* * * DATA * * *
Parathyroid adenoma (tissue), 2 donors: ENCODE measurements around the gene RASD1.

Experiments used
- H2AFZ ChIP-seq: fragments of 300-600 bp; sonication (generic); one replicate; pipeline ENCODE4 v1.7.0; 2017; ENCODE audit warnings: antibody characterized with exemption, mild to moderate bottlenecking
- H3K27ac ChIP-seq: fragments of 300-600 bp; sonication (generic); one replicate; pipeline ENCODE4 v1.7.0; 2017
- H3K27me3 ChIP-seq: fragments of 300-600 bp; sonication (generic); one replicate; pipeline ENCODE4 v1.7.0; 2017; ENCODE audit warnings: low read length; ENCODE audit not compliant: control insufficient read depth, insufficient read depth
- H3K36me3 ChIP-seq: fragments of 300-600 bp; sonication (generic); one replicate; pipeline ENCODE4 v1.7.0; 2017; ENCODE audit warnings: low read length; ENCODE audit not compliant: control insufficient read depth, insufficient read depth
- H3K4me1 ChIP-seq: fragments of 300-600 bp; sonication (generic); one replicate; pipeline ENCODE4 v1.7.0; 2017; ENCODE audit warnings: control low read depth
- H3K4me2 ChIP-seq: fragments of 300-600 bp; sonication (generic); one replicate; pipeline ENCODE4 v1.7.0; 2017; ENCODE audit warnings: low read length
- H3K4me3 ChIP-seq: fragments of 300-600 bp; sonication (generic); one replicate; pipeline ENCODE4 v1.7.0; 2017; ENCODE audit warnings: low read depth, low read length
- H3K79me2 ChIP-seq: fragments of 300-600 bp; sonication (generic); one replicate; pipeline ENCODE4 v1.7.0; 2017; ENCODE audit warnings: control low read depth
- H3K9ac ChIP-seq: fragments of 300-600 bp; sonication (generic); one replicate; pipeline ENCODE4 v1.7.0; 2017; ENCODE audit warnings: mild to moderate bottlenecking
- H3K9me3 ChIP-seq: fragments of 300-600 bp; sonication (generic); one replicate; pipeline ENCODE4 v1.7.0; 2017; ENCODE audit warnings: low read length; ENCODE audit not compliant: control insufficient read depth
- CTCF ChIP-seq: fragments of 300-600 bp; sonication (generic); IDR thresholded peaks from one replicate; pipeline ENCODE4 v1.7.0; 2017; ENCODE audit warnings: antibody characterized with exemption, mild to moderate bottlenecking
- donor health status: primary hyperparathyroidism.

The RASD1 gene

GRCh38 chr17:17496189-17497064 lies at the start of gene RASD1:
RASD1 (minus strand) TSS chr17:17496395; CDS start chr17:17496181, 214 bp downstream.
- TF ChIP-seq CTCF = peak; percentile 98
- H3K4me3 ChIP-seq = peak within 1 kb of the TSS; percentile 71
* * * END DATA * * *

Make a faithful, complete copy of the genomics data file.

Parathyroid adenoma (tissue), 2 donors: ENCODE measurements around the gene RASD1.

Experiments used
- H2AFZ ChIP-seq: fragments of 300-600 bp; sonication (generic); one replicate; pipeline ENCODE4 v1.7.0; 2017; ENCODE audit warnings: antibody characterized with exemption, mild to moderate bottlenecking
- H3K27ac ChIP-seq: fragments of 300-600 bp; sonication (generic); one replicate; pipeline ENCODE4 v1.7.0; 2017
- H3K27me3 ChIP-seq: fragments of 300-600 bp; sonication (generic); one replicate; pipeline ENCODE4 v1.7.0; 2017; ENCODE audit warnings: low read length; ENCODE audit not compliant: control insufficient read depth, insufficient read depth
- H3K36me3 ChIP-seq: fragments of 300-600 bp; sonication (generic); one replicate; pipeline ENCODE4 v1.7.0; 2017; ENCODE audit warnings: low read length; ENCODE audit not compliant: control insufficient read depth, insufficient read depth
- H3K4me1 ChIP-seq: fragments of 300-600 bp; sonication (generic); one replicate; pipeline ENCODE4 v1.7.0; 2017; ENCODE audit warnings: control low read depth
- H3K4me2 ChIP-seq: fragments of 300-600 bp; sonication (generic); one replicate; pipeline ENCODE4 v1.7.0; 2017; ENCODE audit warnings: low read length
- H3K4me3 ChIP-seq: fragments of 300-600 bp; sonication (generic); one replicate; pipeline ENCODE4 v1.7.0; 2017; ENCODE audit warnings: low read depth, low read length
- H3K79me2 ChIP-seq: fragments of 300-600 bp; sonication (generic); one replicate; pipeline ENCODE4 v1.7.0; 2017; ENCODE audit warnings: control low read depth
- H3K9ac ChIP-seq: fragments of 300-600 bp; sonication (generic); one replicate; pipeline ENCODE4 v1.7.0; 2017; ENCODE audit warnings: mild to moderate bottlenecking
- H3K9me3 ChIP-seq: fragments of 300-600 bp; sonication (generic); one replicate; pipeline ENCODE4 v1.7.0; 2017; ENCODE audit warnings: low read length; ENCODE audit not compliant: control insufficient read depth
- CTCF ChIP-seq: fragments of 300-600 bp; sonication (generic); IDR thresholded peaks from one replicate; pipeline ENCODE4 v1.7.0; 2017; ENCODE audit warnings: antibody characterized with exemption, mild to moderate bottlenecking
- donor health status: primary hyperparathyroidism.

The RASD1 gene

GRCh38 chr17:17496189-17497064 lies at the start of gene RASD1:
RASD1 (minus strand) TSS chr17:17496395; CDS start chr17:17496181, 214 bp downstream.
- TF ChIP-seq CTCF = peak; percentile 98
- H3K4me3 ChIP-seq = peak within 1 kb of the TSS; percentile 71